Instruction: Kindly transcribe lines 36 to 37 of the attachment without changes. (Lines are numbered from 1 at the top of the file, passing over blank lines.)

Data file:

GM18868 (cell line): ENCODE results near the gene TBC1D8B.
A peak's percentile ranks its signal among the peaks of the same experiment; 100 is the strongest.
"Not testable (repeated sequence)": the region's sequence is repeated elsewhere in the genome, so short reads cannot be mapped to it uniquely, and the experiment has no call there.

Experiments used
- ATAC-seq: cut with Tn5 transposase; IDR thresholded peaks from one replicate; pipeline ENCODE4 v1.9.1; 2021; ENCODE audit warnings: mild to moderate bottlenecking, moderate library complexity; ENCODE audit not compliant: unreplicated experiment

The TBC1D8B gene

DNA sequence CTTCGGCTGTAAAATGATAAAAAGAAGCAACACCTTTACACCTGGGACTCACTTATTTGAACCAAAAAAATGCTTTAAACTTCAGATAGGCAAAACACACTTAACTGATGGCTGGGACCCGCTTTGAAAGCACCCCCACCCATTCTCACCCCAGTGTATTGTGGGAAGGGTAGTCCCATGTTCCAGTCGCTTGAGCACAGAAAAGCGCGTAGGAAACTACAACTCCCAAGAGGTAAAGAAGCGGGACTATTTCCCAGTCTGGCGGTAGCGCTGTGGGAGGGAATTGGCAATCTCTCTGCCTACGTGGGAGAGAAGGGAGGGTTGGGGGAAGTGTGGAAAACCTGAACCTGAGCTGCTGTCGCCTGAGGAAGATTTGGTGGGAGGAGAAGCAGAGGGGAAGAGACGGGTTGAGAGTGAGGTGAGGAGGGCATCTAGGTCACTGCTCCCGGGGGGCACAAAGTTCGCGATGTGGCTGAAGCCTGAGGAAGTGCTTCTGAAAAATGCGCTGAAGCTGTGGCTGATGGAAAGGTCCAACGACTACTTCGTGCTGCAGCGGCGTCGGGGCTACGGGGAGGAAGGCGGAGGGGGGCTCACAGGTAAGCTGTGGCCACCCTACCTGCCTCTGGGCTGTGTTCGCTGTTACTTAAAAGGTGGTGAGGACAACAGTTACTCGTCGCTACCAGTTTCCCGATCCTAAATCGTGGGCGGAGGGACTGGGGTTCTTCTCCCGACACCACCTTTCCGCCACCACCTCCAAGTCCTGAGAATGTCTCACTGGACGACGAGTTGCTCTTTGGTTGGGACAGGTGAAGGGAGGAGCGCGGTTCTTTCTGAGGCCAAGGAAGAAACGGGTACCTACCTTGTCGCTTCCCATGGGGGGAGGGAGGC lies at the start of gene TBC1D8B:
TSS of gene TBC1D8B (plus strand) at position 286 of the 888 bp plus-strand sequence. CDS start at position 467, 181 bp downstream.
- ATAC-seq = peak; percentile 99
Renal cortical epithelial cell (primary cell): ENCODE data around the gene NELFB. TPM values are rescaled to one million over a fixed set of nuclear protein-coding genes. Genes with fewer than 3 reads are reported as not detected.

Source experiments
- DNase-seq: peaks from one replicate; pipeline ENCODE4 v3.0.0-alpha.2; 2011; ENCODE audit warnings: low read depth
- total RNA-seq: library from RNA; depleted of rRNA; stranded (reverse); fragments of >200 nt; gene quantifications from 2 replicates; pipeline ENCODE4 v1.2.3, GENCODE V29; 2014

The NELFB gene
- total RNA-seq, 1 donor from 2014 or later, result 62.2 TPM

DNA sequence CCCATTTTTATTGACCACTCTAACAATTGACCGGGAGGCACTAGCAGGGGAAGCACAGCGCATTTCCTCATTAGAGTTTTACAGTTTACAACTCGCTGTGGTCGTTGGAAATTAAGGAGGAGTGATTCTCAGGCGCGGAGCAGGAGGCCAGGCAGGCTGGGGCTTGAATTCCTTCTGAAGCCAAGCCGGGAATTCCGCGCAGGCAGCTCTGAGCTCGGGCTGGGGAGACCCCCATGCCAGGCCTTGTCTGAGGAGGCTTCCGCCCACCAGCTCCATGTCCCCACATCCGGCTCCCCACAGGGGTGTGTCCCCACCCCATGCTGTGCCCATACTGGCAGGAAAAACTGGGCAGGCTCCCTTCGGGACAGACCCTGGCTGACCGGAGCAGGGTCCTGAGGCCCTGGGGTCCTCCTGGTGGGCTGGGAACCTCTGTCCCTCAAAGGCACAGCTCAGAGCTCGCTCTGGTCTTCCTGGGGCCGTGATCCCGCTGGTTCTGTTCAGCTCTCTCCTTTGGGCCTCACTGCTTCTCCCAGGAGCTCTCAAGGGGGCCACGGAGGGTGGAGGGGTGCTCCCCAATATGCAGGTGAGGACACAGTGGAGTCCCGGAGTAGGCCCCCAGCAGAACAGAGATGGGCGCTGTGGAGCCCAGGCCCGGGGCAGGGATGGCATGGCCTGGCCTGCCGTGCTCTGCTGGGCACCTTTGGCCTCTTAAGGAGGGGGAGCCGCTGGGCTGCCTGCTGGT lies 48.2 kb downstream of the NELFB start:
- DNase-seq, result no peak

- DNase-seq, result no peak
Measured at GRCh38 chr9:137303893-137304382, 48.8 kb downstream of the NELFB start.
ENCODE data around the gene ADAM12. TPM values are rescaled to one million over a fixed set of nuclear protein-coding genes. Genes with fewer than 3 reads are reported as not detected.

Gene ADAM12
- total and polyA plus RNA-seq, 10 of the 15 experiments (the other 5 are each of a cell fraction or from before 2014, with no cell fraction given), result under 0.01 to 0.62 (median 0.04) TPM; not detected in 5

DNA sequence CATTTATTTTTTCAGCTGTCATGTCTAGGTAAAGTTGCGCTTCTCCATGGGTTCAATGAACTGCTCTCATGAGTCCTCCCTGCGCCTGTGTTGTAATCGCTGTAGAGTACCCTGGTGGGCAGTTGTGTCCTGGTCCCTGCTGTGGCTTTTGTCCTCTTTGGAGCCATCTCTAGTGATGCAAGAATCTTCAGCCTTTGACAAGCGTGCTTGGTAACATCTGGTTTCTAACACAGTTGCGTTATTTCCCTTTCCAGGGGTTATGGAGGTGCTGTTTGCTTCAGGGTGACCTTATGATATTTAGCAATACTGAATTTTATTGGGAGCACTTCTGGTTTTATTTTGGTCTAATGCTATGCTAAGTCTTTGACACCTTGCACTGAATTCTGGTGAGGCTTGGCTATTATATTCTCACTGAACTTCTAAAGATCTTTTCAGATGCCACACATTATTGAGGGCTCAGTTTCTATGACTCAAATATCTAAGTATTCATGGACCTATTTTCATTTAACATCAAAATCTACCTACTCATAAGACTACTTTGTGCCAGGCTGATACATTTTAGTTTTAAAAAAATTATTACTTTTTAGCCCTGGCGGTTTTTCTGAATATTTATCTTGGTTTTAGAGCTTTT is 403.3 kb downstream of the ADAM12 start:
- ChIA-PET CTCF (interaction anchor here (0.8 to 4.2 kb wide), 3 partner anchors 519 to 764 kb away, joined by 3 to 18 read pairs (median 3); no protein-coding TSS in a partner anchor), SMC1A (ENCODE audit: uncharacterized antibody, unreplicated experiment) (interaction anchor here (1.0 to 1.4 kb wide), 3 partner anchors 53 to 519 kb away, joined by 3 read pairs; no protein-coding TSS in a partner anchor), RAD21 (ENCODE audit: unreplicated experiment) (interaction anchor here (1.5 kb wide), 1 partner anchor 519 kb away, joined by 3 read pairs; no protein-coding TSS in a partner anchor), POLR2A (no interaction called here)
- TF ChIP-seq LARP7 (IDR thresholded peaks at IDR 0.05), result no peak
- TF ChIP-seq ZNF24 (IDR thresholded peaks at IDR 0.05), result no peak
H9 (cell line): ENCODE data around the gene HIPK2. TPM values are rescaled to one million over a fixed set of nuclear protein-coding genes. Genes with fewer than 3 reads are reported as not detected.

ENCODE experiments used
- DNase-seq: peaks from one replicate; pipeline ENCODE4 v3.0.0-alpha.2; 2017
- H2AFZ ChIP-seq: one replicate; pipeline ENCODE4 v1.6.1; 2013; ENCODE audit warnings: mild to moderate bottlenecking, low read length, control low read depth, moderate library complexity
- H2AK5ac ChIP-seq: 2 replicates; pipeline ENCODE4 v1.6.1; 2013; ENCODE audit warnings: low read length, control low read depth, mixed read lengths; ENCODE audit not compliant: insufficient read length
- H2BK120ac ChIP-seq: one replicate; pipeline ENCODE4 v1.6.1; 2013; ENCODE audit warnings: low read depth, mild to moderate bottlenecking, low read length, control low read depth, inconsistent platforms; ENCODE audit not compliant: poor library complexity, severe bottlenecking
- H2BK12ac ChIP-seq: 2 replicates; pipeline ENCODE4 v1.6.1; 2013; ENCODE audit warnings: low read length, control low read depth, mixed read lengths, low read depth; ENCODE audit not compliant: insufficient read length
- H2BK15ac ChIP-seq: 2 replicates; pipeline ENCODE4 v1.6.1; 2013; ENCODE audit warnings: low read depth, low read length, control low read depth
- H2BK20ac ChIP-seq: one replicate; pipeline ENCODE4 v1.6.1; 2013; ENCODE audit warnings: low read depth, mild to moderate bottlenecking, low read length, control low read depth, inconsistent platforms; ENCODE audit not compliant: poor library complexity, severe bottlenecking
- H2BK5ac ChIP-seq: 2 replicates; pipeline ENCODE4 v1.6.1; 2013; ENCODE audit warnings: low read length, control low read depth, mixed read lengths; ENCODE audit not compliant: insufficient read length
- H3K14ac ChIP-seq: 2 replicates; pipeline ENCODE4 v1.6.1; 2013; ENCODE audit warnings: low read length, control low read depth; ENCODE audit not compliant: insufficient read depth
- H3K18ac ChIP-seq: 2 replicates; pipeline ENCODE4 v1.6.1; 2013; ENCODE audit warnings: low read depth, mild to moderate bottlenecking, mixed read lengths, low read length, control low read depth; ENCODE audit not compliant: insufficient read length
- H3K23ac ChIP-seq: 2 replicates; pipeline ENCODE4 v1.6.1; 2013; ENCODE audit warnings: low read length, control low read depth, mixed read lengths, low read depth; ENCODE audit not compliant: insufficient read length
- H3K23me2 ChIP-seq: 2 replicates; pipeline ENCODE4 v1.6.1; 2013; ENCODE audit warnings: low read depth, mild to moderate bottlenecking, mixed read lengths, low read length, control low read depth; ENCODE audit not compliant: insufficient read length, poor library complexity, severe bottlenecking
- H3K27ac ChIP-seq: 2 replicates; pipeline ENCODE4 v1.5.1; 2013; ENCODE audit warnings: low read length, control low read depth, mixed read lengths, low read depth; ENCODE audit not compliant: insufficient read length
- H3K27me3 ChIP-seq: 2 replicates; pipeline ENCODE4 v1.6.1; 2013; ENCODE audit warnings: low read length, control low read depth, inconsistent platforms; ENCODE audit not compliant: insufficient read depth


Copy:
- H2BK5ac ChIP-seq: 2 replicates; pipeline ENCODE4 v1.6.1; 2013; ENCODE audit warnings: low read length, control low read depth, mixed read lengths; ENCODE audit not compliant: insufficient read length
- H3K14ac ChIP-seq: 2 replicates; pipeline ENCODE4 v1.6.1; 2013; ENCODE audit warnings: low read length, control low read depth; ENCODE audit not compliant: insufficient read depth